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Vitamin B1

Vitamin B1 – Thiamine is a nutrient that is required by all tissues in the body to function properly. Thiamine was the first B vitamin discovered by scientists. This is why the number 1 appears in its name. Thiamine, like the other B vitamins, is water-soluble and aids the body in the conversion of food into energy.

Pure Medical -Vitamin B1 Thiamine

Vitamin B1

Vitamin B1 – Thiamine is a nutrient that is required by all tissues in the body to function properly. Thiamine was the first B vitamin discovered by scientists. This is why the number 1 appears in its name. Thiamine, like the other B vitamins, is water-soluble and aids the body in the conversion of food into energy.


Thiamine (vitamin B1) can be found in a variety of foods and is used to treat low thiamine levels, beriberi, certain nerve diseases, and Wernicke-Korsakoff syndrome (WKS).

Our bodies require thiamine in order to properly utilise carbohydrates. It also aids in the maintenance of normal nerve function. It can be found in yeast, cereal grains, beans, nuts, and meat. It’s frequently combined with other B vitamins and can be found in many vitamin B complex products.

Vitamin B1 Thiamine is used to treat conditions associated with low thiamine levels, such as beriberi and nerve inflammation (neuritis). It’s also used to treat digestive issues, diabetic nerve pain, heart disease, and other conditions, but there’s no good scientific evidence to back up these claims.


Vitamin B1 Source

Sources of Vitamin B1 Thiamine

Thiamine is required by the body to produce adenosine triphosphate (ATP). This is a molecule responsible for energy transport within cells. Most people can get all of their thiamine requirements from food. There are no significant risks associated with thiamine consumption. Thiamine can be found in the following foods:
  • Pork
  • Poultry
  • Peas
  • Nuts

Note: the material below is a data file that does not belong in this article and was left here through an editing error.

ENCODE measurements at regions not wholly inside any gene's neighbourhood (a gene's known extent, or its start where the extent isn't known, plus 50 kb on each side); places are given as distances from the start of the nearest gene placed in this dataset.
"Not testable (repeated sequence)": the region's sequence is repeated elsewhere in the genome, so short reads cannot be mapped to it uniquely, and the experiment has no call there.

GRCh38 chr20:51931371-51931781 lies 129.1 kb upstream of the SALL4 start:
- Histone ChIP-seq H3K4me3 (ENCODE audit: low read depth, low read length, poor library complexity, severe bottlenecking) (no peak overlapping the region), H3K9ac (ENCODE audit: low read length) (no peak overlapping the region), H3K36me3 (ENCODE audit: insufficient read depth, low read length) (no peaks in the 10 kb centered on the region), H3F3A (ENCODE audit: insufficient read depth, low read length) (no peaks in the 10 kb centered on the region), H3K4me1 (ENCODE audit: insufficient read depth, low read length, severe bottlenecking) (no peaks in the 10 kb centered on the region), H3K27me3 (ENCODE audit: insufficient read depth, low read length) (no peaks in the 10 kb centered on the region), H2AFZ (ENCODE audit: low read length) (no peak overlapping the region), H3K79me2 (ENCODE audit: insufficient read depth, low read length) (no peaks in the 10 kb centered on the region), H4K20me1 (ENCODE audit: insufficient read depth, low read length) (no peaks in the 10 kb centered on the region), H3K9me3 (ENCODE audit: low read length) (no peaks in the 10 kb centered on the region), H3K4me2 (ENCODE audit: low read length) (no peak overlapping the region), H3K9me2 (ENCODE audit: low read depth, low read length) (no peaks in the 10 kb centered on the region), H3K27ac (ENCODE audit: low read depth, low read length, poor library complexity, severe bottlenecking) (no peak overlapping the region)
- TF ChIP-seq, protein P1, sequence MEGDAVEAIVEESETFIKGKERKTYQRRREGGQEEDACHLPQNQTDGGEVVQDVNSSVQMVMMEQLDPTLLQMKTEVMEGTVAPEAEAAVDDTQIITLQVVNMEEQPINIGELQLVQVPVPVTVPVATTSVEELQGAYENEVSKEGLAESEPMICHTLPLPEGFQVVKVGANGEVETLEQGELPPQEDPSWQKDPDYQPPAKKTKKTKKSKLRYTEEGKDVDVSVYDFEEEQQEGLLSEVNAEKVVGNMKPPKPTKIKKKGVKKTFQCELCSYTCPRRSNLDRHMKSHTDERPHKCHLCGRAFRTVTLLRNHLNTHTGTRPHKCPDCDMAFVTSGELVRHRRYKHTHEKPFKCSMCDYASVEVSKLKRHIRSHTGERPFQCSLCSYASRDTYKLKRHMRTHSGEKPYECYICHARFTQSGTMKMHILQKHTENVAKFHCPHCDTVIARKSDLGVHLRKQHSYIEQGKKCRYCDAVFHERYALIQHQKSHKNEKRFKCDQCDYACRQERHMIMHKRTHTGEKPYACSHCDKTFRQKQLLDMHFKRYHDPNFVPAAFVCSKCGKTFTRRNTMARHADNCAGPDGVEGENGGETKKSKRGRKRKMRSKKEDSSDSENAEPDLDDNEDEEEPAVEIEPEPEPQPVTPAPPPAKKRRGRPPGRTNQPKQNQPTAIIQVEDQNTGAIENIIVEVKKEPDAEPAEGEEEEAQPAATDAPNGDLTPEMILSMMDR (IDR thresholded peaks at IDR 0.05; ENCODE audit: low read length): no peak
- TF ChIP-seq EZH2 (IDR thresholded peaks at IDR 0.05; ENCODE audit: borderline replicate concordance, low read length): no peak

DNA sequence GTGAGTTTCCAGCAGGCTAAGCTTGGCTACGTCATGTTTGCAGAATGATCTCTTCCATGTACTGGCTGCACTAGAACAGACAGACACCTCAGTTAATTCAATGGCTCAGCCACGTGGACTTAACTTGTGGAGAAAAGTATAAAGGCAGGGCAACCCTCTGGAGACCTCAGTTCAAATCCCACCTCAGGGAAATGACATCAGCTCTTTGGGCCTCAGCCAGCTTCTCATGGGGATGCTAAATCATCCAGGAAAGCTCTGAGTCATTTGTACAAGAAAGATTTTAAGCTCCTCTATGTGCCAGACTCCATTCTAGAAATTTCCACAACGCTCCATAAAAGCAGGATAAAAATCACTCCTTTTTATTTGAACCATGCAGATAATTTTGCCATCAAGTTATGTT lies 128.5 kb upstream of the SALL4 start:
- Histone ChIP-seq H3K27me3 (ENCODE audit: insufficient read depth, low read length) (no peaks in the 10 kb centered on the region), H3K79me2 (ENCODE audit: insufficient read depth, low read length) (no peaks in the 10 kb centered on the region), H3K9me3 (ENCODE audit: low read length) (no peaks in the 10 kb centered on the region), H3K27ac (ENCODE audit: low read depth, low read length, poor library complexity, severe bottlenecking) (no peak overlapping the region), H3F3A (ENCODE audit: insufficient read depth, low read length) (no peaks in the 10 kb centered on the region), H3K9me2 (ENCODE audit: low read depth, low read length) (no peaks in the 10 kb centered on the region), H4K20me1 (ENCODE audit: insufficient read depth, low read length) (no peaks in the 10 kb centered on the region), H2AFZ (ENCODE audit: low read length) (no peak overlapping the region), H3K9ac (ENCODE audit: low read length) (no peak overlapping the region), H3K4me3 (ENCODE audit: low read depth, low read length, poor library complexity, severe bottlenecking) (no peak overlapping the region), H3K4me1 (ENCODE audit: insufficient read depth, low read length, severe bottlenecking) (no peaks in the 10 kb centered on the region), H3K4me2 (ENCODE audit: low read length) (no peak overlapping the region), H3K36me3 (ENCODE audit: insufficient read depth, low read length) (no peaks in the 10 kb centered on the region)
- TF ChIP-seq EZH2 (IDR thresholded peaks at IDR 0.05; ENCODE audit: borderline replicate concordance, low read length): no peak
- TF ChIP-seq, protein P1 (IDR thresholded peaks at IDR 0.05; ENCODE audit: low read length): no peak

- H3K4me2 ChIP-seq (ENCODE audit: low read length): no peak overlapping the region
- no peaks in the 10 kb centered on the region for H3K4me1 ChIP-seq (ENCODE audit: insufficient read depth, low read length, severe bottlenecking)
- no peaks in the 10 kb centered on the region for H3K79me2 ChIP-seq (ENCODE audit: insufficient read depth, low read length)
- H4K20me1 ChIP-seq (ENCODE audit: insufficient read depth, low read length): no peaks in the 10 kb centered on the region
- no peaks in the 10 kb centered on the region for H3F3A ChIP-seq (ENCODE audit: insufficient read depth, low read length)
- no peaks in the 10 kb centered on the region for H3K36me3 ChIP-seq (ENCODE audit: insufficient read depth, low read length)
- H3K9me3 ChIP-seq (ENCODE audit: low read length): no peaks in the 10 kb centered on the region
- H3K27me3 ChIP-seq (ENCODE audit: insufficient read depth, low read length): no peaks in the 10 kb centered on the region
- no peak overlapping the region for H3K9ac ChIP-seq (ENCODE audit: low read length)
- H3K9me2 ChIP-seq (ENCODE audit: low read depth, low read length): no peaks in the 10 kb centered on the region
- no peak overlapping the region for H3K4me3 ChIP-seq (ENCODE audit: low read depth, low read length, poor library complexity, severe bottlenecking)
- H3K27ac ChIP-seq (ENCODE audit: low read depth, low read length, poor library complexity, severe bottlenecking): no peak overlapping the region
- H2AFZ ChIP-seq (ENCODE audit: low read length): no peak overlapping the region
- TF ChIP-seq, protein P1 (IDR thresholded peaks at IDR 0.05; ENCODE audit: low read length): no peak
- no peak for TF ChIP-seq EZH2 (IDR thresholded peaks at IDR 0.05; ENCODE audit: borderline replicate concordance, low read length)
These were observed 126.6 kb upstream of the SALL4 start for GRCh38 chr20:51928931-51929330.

• Dried beans
  • Soybeans
  • Whole-grain cereals
  • Lentils
  • Legumes
  • Bread
  • Rice
  • Yeast
  • Individual supplements
  • Multivitamins


Thiamine is added to many whole grain products, including:

  • Cereal
  • Bread
  • Rice
  • Pasta

Certain foods and dietary choices can negate the body’s use of thiamine, resulting in a deficiency. These are some examples:

  • Drinking lots of coffee or tea, even decaffeinated
  • Chewing tea leaves and betel nuts
  • Regularly eating raw fish and shellfish

Consult your doctor before beginning a vitamin regimen, especially if you are using thiamine to treat a deficiency. For healthy adults, doctors frequently recommend B complex vitamins over individual B supplements to maintain a balance of B vitamins in your system.


Uses & effectiveness of Vitamin B1

Effective for:

  • Deficiency in Vitamin B1 thiamine. Thiamine is taken orally and aids in the prevention and treatment of thiamine deficiency.
  • A brain disorder caused by thiamine deficiency (Wernicke-Korsakoff syndrome). Thiamine given intravenously reduces the risk and symptoms of Wernicke-Korsakoff syndrome (WKS), which is caused by low thiamine levels. It is frequently seen in people who have an alcohol use disorder. Only a healthcare provider can administer IV products.

Possibly Effective for: